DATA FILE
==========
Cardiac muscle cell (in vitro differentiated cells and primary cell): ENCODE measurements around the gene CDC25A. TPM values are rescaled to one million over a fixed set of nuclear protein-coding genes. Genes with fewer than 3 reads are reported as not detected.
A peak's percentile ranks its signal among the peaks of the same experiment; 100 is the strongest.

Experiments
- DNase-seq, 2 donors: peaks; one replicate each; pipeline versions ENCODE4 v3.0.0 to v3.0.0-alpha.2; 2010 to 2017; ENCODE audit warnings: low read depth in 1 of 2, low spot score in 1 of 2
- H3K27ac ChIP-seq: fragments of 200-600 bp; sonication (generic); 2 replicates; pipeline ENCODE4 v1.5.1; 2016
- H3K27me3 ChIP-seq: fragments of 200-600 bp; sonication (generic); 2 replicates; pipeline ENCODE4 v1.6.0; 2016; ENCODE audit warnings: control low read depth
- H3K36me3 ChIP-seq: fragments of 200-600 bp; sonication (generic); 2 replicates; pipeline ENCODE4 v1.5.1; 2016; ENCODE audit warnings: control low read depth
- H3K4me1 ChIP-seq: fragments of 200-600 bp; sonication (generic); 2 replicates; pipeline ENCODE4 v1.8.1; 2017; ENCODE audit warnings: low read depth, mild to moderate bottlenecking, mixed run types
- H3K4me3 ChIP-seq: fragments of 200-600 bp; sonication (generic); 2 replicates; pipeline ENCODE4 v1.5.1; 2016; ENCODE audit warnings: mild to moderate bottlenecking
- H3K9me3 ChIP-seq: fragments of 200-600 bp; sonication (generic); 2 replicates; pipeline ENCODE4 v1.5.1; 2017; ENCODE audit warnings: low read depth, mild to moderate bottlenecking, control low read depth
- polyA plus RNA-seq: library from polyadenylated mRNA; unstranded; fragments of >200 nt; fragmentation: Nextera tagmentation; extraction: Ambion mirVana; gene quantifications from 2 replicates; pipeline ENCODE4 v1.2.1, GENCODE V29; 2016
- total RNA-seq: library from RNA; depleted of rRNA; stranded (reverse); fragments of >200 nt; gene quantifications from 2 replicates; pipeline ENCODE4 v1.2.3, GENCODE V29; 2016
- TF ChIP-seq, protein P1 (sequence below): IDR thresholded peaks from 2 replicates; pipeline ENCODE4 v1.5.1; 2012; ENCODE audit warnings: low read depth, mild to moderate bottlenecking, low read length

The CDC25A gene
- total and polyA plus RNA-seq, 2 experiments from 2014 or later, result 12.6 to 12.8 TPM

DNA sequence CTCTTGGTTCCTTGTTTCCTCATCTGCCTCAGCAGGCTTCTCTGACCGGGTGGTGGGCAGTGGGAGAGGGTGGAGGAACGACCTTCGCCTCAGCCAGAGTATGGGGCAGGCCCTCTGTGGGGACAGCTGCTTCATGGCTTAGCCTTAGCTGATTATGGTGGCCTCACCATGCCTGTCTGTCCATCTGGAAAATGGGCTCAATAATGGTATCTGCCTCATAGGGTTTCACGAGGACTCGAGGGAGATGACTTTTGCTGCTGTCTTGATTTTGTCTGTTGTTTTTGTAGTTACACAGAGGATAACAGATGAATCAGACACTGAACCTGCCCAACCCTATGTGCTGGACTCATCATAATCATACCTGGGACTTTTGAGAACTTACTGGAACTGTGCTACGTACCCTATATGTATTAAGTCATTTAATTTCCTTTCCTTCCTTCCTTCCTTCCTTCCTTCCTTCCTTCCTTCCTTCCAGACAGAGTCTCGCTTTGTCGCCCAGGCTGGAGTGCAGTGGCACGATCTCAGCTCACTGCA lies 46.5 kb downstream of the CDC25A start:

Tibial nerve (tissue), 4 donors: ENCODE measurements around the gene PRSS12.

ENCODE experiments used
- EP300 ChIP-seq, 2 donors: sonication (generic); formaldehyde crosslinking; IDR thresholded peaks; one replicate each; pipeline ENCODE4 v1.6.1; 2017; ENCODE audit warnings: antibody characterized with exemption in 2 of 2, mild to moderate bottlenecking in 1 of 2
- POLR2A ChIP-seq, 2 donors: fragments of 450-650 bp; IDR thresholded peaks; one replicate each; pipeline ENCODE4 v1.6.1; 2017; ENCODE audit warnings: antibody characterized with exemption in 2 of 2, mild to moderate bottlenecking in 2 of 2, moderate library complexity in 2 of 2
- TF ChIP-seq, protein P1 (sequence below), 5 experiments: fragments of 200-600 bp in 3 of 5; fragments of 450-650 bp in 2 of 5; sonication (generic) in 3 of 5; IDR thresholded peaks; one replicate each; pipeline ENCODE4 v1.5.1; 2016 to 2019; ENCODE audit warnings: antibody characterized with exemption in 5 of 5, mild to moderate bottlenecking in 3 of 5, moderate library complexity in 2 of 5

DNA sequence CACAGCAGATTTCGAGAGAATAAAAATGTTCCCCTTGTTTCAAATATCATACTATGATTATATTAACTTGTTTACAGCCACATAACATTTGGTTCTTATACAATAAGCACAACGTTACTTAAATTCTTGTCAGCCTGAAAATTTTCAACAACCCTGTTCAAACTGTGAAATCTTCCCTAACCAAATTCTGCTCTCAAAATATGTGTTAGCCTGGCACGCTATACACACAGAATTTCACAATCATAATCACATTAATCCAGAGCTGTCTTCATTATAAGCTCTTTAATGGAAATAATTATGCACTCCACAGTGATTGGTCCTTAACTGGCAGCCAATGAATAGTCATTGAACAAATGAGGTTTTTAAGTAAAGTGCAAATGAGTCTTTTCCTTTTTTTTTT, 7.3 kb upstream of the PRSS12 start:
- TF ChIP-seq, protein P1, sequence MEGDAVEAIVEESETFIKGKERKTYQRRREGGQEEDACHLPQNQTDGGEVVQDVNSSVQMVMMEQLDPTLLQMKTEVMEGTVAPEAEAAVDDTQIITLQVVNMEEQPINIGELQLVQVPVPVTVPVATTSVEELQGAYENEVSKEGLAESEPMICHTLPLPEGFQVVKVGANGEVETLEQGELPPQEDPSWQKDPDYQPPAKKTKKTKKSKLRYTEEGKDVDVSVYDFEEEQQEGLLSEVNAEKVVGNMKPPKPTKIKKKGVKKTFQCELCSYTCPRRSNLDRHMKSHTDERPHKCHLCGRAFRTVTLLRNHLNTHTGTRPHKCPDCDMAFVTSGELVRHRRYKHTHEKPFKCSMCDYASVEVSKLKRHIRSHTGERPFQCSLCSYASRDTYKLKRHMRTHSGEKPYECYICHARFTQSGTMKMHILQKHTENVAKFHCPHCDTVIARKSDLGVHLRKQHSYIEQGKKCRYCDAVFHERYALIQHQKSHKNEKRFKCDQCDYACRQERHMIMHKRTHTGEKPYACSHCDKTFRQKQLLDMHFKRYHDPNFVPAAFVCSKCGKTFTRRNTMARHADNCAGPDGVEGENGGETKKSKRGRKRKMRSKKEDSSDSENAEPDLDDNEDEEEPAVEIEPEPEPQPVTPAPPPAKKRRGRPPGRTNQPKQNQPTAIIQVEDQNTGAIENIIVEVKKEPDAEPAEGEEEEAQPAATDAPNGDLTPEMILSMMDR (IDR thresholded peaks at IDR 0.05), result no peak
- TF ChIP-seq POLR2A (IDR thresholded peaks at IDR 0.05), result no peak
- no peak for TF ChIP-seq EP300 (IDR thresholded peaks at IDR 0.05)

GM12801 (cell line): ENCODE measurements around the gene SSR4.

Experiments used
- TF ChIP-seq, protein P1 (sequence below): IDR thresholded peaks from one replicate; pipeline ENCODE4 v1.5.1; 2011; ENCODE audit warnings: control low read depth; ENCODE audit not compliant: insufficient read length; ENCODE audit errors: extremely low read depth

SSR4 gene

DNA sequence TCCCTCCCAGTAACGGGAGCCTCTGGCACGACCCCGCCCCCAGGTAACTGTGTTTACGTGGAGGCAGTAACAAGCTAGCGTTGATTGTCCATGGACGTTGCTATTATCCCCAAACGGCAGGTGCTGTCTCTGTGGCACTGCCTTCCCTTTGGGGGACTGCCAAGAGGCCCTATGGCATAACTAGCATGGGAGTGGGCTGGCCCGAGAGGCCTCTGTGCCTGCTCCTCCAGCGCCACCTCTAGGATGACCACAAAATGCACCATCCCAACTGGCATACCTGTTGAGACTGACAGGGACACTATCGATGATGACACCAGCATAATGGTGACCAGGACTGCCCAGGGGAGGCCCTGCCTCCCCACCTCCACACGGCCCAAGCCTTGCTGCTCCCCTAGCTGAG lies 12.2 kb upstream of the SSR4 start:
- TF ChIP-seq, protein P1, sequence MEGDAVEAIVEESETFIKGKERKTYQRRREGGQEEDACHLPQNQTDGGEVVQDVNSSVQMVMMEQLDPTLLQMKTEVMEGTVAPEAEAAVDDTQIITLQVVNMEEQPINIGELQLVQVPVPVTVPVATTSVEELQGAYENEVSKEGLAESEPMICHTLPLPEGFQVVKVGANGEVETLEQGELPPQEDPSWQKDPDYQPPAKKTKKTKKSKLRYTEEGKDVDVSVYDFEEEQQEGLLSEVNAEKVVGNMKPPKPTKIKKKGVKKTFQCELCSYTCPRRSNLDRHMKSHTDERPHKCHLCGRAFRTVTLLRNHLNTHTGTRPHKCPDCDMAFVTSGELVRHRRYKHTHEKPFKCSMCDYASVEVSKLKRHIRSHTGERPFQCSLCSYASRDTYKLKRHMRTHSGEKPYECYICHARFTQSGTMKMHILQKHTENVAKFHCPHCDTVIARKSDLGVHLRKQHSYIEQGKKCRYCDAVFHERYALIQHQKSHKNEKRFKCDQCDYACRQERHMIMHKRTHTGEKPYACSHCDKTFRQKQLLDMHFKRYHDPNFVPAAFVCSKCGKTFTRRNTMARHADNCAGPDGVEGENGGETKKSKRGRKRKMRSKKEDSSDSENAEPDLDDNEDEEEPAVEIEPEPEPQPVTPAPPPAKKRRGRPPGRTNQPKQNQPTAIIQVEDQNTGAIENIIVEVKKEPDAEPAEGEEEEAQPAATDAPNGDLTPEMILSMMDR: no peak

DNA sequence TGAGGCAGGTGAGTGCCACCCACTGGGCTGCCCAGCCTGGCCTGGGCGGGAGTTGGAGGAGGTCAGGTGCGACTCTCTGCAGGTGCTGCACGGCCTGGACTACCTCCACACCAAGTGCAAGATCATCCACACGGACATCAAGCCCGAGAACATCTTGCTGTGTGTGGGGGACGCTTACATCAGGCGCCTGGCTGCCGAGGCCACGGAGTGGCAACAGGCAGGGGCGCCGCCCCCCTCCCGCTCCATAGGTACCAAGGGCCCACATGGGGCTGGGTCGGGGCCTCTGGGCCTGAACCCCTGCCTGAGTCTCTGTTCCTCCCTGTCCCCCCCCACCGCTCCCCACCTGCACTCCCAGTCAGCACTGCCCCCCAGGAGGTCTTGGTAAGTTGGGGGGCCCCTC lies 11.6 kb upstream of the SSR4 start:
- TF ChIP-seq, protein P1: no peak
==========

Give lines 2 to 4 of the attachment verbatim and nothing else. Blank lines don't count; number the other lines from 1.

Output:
A peak's percentile ranks its signal among the peaks of the same experiment; 100 is the strongest.

Experiments
- DNase-seq, 2 donors: peaks; one replicate each; pipeline versions ENCODE4 v3.0.0 to v3.0.0-alpha.2; 2010 to 2017; ENCODE audit warnings: low read depth in 1 of 2, low spot score in 1 of 2